March 08, 2014



Groupthink doesn't live here, critical thought does.ColeSmithey.comThis ad-free website is dedicated to Agnès Varda and to Luis Buñuel. Punk heart still beating.

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ColeSmithey.com Just as with Harvey Weinstein’s famous mistake of splitting Quentin Tarantino’s “Kill Bill” into two parts, the producers of Lars von Trier’s 240 minute film have seen fit to split it in two, rather than deliver the movie as the filmmaker intended. Big mistake.

The result is exactly what you would expect, that of watching half of a movie. It is not a fair way for an audience to screen the film, much less an acceptable format for a critic to judge and contextualize it by. To make matters worse, there will also be a 5.5 hour director’s cut that will demand interested viewers cover old ground if they are invested enough to want to see von Trier’s entire film. Meh. Pshaw. 


Volume I establishes the character of Joe (Charlotte Gainsbourg), a self-hating nymphomaniac rescued from the cold ground of a brick-wall-surrounded courtyard by Seligman (Stellan Skarsgård), a thematically-charged character whose sole purpose — in Volume I at least — is as a human sounding-board and harmonizing influence for Joe's litany of sexual transgressions.


Seligman is a lonely guy, a bit too pleased to have in his company a piece of female damaged-goods who wants nothing more than to spill the beans about her life of wild and naughty sexual diversions — indeed her sexual experiences are many and varied. Joe is one carnally voracious girl. The titillation dial is stuck on ten.


The film opens on a black screen. Water tinkles. The viewer is left to imagine its source. Is someone taking a leak? No. Snow is falling, and melted ice drips down a tin drain.


A passed-out Joe lies bloodied on the pavement of a well-concealed courtyard outside of Seligman's apartment. Seligman awakens her. He offers to call an ambulance or the police. Joe threatens to run off if he does. It’s tea that she wants. He invites her inside his sparsely appointed place and puts her in bed. The defenseless Joe begins to recount her sexually adventurous life that led up to her present wounded condition — possibly from some act of revenge or semi-public bit of BDSM.


Seligman not only isn’t judgmental about Joe's checkered past, he finds all sorts of reference points from his own life — related to things such as fly-fishing. He sees similes in her troubled tale of bedding as many as ten men per day. Seligman is a dilettante counselor who is patient, and effete enough to listen to Joe’s outrageously erotic stories without becoming visually aroused or making a pass that would surely be easily received.


Not all of Joe’s flashbacks are sexual. She fondly remembers walking though a winter forest with her doting father (Christian Slater). Joe’s erotic journey is broken into chapters — four for each film. “The Compleat Angler” is the first section. Joe recounts playing a sexual conquest game with her best friend, in which the two teenage girls would compete for a bag of candies by seeing how many men they could seduce during a train ride. Joe gets extra points if she can extract a load from a married man on his way to impregnate his ovulating wife. His cock does indeed find its way into Joe’s hungry mouth. No surprise how that scene ends.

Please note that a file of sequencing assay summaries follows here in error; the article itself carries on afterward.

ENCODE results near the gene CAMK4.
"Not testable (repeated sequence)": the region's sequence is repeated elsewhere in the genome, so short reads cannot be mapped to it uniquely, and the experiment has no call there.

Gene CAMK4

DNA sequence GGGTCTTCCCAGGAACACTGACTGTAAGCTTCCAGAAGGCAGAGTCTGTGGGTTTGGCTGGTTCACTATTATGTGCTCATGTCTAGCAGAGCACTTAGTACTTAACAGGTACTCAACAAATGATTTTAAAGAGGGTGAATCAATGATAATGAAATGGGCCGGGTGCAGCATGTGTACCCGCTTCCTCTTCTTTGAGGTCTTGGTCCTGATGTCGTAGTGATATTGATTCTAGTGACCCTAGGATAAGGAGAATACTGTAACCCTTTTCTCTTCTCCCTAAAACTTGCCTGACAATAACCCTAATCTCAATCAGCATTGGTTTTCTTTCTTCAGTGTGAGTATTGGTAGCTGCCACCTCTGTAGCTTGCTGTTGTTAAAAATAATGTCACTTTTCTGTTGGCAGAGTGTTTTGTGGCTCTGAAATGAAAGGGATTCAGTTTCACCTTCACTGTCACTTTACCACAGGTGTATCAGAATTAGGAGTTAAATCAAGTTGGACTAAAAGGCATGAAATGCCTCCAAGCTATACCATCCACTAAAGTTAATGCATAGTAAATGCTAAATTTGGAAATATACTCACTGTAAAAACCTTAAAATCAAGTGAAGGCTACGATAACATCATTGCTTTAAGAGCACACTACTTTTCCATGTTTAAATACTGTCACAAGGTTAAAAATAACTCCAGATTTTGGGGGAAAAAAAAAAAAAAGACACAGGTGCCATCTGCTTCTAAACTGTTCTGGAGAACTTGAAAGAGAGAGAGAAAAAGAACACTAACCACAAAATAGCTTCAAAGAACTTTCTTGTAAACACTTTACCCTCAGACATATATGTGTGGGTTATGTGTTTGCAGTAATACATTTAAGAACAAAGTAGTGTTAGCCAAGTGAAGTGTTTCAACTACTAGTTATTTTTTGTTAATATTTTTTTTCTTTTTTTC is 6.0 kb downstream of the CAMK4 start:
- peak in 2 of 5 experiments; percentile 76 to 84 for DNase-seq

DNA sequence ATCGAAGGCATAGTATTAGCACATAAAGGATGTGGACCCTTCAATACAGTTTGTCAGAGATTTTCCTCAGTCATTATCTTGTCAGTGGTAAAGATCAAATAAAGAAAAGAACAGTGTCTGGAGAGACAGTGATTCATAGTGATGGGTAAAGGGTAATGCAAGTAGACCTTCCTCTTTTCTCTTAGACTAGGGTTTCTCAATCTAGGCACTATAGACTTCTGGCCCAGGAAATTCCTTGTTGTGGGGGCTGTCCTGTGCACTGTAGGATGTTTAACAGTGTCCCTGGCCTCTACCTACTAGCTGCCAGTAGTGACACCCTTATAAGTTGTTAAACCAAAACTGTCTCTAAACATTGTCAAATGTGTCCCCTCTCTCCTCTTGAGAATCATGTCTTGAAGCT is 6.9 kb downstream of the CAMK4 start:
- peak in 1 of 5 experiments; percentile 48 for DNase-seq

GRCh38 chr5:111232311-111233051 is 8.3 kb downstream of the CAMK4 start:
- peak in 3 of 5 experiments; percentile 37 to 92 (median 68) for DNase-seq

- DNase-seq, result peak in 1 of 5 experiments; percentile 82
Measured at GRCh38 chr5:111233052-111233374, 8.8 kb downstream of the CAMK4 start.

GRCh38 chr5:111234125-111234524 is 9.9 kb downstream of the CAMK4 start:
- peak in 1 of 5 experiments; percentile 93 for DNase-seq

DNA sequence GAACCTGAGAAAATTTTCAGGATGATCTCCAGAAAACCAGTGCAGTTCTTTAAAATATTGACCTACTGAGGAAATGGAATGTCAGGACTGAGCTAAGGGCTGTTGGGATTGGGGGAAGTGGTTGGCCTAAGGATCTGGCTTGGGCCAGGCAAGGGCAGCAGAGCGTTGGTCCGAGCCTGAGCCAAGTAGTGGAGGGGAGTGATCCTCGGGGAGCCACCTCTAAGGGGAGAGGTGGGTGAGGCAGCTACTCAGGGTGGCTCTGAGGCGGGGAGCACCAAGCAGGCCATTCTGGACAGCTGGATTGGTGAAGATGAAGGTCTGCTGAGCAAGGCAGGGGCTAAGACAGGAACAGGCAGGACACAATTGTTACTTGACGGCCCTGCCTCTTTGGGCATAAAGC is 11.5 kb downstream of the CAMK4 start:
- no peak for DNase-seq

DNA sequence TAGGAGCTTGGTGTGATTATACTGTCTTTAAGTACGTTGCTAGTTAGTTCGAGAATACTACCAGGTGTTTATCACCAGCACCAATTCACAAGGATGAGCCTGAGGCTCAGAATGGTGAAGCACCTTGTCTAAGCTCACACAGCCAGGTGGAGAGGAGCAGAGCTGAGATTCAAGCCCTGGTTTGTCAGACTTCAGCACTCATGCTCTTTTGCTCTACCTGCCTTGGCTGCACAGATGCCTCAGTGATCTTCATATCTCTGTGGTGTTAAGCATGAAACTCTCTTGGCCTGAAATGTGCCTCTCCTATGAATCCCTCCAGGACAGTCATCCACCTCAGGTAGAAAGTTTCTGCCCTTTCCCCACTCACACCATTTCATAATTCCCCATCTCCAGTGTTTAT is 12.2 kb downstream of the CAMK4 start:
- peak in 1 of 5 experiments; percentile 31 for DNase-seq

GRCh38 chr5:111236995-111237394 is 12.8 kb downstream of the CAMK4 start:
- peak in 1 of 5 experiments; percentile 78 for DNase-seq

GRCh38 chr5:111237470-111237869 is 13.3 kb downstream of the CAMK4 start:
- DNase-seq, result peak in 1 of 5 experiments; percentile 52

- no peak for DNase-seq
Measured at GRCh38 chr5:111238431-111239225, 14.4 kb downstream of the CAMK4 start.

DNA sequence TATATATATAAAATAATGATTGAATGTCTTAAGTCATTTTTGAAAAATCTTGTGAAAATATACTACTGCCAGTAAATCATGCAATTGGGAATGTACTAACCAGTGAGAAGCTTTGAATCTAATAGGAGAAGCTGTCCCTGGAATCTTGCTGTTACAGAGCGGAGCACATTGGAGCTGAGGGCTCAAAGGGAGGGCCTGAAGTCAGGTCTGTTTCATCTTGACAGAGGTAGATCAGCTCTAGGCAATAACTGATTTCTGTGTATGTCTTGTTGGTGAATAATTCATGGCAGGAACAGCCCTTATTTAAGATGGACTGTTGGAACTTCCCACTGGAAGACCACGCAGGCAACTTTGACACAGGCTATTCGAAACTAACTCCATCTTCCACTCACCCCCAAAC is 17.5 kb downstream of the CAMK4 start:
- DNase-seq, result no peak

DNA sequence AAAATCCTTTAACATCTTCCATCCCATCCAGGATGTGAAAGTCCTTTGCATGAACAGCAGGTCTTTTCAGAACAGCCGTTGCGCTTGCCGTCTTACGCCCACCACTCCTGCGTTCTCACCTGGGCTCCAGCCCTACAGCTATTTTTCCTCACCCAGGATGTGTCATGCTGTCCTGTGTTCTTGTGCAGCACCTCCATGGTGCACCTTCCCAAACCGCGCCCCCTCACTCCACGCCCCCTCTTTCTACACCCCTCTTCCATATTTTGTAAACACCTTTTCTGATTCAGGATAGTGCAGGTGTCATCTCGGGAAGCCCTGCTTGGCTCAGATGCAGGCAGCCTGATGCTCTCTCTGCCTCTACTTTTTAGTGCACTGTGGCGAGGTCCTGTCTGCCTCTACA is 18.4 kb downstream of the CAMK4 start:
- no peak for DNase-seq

Joe’s flashback description of losing her virginity — at her own request — to Jerôme (Shia LaBeouf), a local London boy with a moped, brings up the fact that he "humped her three times in the front, and five times in the back." Seligman identifies Joe’s “most humiliating numbers” as following a Fibonacci series. Von Trier steals a page from Peter Greenaway when he superimposes graphic onscreen sub-titles and diagrams of the way Fibonacci numbers are used. Referenced is the way they approximate the natural order of a seashell. The numbers themselves flash on the screen as Jerôme pumps away at a younger version of Joe (played by a fearless Stacy Martin).


As Joe’s personal tales of knee-jerk seductions go on, the sex scenes become gradually more graphic, and the sideline humor more sly. During the film’s third chapter “Mrs. H,” Uma Thurman plays the vengeful and curious wife of the man who has left her in order to be with Joe. Neither Mr. nor Mrs. H has any idea that they are interrupting a busy evening of carefully timed assignations that Joe has planned with various men.


Nymph()maniac is a sly piece of anti-slut-shaming cinema aimed at demystifying female carnal desire. It is a character-study of an ostensibly rare type of sexually ravenous woman. Von Trier creates a new breed of social satire that is equally daring and tame. While the film is fiercely pornographic, it does not represent pornography per se.


“Love is the secret ingredient” that Joe denies and yet secretly seeks. Her loss of the ability to orgasm coincides with her father’s imminent death. Volume II promises to follow Joe’s experimentation into fetishized BDSM. 

To be continued...

Not Rated. 117 mins.

4 Stars

Cozy Cole

Cole Smithey on Patreon


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